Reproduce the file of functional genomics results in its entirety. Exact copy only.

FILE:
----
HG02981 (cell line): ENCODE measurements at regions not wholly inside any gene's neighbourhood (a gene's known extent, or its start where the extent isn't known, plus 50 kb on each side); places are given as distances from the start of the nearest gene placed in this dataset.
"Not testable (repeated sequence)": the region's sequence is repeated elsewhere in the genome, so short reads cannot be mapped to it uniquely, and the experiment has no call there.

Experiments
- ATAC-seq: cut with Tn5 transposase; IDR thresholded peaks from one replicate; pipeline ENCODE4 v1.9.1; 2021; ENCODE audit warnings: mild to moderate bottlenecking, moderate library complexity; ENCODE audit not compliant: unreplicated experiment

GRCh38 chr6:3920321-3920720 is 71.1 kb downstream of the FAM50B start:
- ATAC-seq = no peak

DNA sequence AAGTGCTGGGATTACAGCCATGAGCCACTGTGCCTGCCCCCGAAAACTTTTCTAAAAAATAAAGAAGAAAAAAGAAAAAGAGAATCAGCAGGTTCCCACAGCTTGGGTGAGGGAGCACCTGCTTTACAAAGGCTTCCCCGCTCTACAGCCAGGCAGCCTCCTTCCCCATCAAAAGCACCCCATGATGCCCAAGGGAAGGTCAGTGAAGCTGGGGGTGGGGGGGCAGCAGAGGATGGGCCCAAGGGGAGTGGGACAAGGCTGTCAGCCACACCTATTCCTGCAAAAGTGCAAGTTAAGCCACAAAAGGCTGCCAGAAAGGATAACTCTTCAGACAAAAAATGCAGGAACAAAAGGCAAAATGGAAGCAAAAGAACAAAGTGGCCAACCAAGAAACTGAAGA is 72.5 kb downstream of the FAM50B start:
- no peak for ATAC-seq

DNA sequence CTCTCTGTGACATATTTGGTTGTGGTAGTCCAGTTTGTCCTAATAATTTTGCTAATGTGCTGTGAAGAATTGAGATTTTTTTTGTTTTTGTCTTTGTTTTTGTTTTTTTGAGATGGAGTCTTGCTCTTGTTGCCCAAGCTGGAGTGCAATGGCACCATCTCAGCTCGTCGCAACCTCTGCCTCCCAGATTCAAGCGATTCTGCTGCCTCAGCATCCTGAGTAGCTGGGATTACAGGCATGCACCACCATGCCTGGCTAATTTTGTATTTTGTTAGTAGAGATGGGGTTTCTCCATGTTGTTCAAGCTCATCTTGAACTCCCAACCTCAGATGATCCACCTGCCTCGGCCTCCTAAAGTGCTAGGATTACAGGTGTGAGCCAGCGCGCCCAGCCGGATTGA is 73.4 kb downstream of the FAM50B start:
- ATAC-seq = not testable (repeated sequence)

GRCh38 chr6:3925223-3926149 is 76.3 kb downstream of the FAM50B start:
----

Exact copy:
HG02981 (cell line): ENCODE measurements at regions not wholly inside any gene's neighbourhood (a gene's known extent, or its start where the extent isn't known, plus 50 kb on each side); places are given as distances from the start of the nearest gene placed in this dataset.
"Not testable (repeated sequence)": the region's sequence is repeated elsewhere in the genome, so short reads cannot be mapped to it uniquely, and the experiment has no call there.

Experiments
- ATAC-seq: cut with Tn5 transposase; IDR thresholded peaks from one replicate; pipeline ENCODE4 v1.9.1; 2021; ENCODE audit warnings: mild to moderate bottlenecking, moderate library complexity; ENCODE audit not compliant: unreplicated experiment

GRCh38 chr6:3920321-3920720 is 71.1 kb downstream of the FAM50B start:
- ATAC-seq = no peak

DNA sequence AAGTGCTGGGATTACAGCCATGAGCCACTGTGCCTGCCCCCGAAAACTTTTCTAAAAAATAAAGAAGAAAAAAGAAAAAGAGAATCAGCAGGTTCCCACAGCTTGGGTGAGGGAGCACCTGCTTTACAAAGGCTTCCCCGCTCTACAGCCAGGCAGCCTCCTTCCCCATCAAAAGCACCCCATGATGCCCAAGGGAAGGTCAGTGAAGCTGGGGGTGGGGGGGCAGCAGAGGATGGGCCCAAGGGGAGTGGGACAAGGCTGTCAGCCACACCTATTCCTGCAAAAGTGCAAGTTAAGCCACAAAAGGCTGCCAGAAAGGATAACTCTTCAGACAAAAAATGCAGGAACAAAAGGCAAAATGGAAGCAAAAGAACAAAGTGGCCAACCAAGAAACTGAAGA is 72.5 kb downstream of the FAM50B start:
- no peak for ATAC-seq

DNA sequence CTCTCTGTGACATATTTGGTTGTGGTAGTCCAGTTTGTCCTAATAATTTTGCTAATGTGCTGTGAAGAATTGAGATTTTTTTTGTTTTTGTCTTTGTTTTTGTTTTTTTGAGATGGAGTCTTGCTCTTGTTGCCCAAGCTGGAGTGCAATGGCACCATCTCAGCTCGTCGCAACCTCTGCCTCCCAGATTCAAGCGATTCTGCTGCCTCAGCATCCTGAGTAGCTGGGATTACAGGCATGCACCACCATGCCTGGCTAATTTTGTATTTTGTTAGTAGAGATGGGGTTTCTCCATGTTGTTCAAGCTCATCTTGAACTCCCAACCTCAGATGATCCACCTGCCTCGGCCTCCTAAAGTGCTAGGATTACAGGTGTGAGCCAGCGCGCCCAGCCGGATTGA is 73.4 kb downstream of the FAM50B start:
- ATAC-seq = not testable (repeated sequence)

GRCh38 chr6:3925223-3926149 is 76.3 kb downstream of the FAM50B start: